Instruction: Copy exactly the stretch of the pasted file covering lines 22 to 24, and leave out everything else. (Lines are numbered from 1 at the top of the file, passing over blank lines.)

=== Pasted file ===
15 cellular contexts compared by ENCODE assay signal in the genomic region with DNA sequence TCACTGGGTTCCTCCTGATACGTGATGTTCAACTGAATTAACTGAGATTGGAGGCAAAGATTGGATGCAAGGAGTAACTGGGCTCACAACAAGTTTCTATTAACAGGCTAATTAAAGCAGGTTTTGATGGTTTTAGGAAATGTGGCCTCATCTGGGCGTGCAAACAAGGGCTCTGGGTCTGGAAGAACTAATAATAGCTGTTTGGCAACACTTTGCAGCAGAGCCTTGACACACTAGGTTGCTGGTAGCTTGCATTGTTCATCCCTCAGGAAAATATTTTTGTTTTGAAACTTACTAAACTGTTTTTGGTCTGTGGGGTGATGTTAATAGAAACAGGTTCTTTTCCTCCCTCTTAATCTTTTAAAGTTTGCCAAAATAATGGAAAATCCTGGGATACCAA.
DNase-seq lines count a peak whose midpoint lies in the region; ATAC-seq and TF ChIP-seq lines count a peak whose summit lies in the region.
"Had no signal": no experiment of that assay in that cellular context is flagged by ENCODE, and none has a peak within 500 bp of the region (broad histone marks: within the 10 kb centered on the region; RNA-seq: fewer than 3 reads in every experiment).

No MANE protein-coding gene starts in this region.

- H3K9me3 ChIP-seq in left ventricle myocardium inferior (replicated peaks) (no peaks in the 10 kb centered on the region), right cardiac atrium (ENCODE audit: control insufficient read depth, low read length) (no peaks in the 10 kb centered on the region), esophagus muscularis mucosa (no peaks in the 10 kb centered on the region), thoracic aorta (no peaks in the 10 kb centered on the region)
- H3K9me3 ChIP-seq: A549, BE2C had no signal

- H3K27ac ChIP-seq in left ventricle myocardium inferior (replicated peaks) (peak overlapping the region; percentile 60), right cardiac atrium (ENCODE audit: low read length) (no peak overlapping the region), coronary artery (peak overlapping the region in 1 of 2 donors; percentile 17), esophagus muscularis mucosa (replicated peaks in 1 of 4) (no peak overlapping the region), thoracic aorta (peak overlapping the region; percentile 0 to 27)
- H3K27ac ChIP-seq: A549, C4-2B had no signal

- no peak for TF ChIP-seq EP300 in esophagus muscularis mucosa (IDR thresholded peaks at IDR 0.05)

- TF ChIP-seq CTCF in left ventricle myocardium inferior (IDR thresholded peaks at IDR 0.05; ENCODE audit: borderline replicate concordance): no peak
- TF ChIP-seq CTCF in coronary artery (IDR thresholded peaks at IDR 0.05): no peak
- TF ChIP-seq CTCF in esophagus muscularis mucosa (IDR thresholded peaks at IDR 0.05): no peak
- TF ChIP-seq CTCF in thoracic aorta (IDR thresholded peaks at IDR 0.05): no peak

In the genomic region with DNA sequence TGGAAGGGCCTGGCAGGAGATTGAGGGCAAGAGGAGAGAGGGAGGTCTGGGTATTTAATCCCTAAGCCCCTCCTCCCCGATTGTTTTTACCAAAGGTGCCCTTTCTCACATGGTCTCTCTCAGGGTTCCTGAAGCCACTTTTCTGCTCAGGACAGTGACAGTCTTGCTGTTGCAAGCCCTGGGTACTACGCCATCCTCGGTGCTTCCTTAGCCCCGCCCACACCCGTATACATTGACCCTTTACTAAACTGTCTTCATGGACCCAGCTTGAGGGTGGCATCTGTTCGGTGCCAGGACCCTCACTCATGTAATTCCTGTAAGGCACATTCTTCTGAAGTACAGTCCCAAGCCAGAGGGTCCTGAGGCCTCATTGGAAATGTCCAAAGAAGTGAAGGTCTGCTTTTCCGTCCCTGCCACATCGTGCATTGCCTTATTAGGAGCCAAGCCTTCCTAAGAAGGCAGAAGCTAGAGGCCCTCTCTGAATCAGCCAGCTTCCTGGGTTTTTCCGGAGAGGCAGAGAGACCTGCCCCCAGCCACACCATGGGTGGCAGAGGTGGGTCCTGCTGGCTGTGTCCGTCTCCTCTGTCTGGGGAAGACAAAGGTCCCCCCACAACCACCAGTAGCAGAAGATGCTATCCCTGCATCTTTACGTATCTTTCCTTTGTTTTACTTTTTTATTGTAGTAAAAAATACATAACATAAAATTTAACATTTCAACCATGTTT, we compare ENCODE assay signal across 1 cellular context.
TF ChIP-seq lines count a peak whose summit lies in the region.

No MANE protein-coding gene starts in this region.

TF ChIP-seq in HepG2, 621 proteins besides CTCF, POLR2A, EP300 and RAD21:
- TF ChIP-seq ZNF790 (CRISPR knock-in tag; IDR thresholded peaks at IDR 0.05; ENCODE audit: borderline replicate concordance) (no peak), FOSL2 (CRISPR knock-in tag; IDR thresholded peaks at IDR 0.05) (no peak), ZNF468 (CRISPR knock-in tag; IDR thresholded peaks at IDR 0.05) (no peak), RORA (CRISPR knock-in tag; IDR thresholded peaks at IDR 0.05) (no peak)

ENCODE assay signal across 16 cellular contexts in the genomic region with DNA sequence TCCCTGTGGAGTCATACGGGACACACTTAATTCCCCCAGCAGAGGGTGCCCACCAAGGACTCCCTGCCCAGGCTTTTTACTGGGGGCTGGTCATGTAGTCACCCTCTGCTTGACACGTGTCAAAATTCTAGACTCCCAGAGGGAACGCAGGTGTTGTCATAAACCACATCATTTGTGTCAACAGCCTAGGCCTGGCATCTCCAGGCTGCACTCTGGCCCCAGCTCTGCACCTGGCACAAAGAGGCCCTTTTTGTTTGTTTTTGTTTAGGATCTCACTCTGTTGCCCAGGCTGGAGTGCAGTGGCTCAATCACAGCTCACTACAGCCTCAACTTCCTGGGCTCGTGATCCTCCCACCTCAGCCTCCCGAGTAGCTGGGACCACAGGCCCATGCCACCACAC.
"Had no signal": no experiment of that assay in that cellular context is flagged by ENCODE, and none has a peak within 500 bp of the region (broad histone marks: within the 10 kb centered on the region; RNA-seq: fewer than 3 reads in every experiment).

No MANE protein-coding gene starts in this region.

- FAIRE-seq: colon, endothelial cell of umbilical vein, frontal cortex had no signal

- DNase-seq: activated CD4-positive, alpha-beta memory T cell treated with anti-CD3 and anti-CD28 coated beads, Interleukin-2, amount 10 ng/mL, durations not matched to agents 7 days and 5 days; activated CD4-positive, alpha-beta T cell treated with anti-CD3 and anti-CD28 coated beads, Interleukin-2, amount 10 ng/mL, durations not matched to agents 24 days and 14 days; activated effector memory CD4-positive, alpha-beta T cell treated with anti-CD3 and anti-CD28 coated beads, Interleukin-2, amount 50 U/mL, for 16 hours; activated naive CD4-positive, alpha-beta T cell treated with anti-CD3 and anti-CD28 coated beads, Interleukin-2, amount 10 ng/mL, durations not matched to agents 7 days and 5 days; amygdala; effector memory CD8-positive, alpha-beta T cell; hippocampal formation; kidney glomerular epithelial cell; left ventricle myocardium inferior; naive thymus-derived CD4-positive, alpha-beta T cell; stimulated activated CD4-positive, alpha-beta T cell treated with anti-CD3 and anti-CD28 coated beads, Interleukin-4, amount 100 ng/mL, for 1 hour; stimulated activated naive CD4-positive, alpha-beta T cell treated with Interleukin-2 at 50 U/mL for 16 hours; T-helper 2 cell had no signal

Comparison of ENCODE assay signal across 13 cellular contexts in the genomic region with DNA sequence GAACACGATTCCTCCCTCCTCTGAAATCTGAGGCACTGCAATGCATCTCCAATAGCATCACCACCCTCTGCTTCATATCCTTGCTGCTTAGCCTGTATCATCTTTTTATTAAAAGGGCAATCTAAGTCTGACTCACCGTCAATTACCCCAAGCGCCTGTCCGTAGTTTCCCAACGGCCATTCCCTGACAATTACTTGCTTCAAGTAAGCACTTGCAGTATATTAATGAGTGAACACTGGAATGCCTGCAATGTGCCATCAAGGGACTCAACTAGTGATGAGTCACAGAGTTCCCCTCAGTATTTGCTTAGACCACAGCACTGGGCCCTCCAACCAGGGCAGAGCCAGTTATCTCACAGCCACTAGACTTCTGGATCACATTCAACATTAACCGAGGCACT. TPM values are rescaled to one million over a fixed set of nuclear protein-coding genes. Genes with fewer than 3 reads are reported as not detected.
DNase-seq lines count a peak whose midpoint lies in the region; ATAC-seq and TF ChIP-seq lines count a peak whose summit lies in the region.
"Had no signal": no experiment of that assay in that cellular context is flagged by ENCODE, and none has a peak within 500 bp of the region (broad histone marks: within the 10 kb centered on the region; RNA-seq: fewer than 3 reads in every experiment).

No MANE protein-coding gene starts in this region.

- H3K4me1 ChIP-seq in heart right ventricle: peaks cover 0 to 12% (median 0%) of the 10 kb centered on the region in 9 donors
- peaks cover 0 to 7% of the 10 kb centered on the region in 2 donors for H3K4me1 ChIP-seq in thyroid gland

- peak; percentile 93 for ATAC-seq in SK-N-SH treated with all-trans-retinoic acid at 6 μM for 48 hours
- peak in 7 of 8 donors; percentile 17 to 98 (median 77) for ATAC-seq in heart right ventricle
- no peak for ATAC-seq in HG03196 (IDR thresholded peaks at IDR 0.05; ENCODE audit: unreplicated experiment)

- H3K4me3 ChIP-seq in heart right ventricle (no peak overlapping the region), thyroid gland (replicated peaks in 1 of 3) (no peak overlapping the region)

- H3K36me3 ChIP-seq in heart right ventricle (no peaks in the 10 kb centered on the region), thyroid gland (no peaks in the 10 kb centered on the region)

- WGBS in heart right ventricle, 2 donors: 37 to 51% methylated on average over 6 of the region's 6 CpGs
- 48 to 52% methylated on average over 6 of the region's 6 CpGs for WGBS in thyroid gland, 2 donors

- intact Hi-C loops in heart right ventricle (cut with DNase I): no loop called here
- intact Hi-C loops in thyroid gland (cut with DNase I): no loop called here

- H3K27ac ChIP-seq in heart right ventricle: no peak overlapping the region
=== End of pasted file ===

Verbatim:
- FAIRE-seq: colon, endothelial cell of umbilical vein, frontal cortex had no signal

- DNase-seq: activated CD4-positive, alpha-beta memory T cell treated with anti-CD3 and anti-CD28 coated beads, Interleukin-2, amount 10 ng/mL, durations not matched to agents 7 days and 5 days; activated CD4-positive, alpha-beta T cell treated with anti-CD3 and anti-CD28 coated beads, Interleukin-2, amount 10 ng/mL, durations not matched to agents 24 days and 14 days; activated effector memory CD4-positive, alpha-beta T cell treated with anti-CD3 and anti-CD28 coated beads, Interleukin-2, amount 50 U/mL, for 16 hours; activated naive CD4-positive, alpha-beta T cell treated with anti-CD3 and anti-CD28 coated beads, Interleukin-2, amount 10 ng/mL, durations not matched to agents 7 days and 5 days; amygdala; effector memory CD8-positive, alpha-beta T cell; hippocampal formation; kidney glomerular epithelial cell; left ventricle myocardium inferior; naive thymus-derived CD4-positive, alpha-beta T cell; stimulated activated CD4-positive, alpha-beta T cell treated with anti-CD3 and anti-CD28 coated beads, Interleukin-4, amount 100 ng/mL, for 1 hour; stimulated activated naive CD4-positive, alpha-beta T cell treated with Interleukin-2 at 50 U/mL for 16 hours; T-helper 2 cell had no signal

Comparison of ENCODE assay signal across 13 cellular contexts in the genomic region with DNA sequence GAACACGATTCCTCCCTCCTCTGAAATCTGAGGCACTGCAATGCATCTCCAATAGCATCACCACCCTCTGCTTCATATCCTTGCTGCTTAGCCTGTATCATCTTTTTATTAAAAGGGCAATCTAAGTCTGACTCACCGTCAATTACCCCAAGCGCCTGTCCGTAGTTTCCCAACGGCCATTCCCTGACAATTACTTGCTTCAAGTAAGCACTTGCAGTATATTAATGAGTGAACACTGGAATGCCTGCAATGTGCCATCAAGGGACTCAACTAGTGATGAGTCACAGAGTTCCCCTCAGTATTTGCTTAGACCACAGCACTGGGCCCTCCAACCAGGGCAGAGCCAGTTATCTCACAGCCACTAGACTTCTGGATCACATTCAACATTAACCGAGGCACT. TPM values are rescaled to one million over a fixed set of nuclear protein-coding genes. Genes with fewer than 3 reads are reported as not detected.